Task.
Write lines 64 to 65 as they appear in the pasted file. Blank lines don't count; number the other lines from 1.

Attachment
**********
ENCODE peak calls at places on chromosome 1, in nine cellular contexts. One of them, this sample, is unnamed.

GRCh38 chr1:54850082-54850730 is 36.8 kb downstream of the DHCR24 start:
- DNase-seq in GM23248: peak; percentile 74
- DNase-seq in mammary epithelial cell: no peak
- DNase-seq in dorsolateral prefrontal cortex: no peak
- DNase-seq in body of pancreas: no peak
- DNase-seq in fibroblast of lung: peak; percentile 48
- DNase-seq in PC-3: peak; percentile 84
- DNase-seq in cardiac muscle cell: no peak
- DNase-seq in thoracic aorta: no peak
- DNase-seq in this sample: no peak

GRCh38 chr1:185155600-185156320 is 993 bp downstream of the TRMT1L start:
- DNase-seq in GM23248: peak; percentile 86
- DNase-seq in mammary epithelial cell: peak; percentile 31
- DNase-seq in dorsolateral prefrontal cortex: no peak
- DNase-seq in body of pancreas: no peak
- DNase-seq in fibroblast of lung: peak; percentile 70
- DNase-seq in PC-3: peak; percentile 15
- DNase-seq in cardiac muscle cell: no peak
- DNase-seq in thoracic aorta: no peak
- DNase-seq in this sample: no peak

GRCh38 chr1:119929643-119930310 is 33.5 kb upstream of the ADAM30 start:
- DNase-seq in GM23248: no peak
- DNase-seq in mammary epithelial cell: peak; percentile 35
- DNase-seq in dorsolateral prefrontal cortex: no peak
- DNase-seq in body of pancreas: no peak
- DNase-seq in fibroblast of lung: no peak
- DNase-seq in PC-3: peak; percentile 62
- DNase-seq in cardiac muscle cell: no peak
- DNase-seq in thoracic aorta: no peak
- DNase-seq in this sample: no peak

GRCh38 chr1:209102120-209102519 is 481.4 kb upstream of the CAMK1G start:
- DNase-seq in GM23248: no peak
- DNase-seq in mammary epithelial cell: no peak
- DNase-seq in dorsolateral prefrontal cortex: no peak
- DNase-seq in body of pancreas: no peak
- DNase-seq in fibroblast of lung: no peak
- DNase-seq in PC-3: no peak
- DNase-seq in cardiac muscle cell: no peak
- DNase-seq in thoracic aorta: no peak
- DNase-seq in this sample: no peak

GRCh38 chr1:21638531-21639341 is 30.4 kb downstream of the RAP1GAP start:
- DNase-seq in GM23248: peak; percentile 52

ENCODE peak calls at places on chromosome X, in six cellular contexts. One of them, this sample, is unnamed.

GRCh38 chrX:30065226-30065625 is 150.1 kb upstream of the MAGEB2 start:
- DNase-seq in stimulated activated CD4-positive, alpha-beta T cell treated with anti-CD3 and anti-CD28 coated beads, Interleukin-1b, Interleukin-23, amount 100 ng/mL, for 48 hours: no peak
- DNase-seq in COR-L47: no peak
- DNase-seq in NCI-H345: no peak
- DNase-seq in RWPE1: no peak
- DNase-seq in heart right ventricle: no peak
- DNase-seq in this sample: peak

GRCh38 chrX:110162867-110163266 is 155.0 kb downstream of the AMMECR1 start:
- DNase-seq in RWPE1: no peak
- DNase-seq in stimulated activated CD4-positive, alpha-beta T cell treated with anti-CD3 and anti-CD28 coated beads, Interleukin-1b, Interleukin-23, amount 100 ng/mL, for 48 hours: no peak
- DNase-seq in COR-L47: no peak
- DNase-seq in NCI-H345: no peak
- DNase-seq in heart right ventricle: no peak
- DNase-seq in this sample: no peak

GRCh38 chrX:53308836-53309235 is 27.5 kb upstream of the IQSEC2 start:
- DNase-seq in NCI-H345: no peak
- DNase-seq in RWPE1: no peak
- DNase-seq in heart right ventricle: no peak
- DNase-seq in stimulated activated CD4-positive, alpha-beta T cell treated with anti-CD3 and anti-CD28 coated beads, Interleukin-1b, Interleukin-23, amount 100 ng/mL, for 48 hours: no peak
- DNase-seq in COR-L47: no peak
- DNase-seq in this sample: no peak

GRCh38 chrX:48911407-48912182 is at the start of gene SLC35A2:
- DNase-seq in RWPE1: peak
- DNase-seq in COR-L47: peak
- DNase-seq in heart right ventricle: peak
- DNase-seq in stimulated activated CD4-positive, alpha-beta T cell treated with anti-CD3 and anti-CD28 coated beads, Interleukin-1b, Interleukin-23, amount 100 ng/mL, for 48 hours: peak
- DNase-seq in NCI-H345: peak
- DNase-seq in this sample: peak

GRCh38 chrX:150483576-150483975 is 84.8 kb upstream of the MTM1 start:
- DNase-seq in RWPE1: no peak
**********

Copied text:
- DNase-seq in COR-L47: no peak
- DNase-seq in this sample: no peak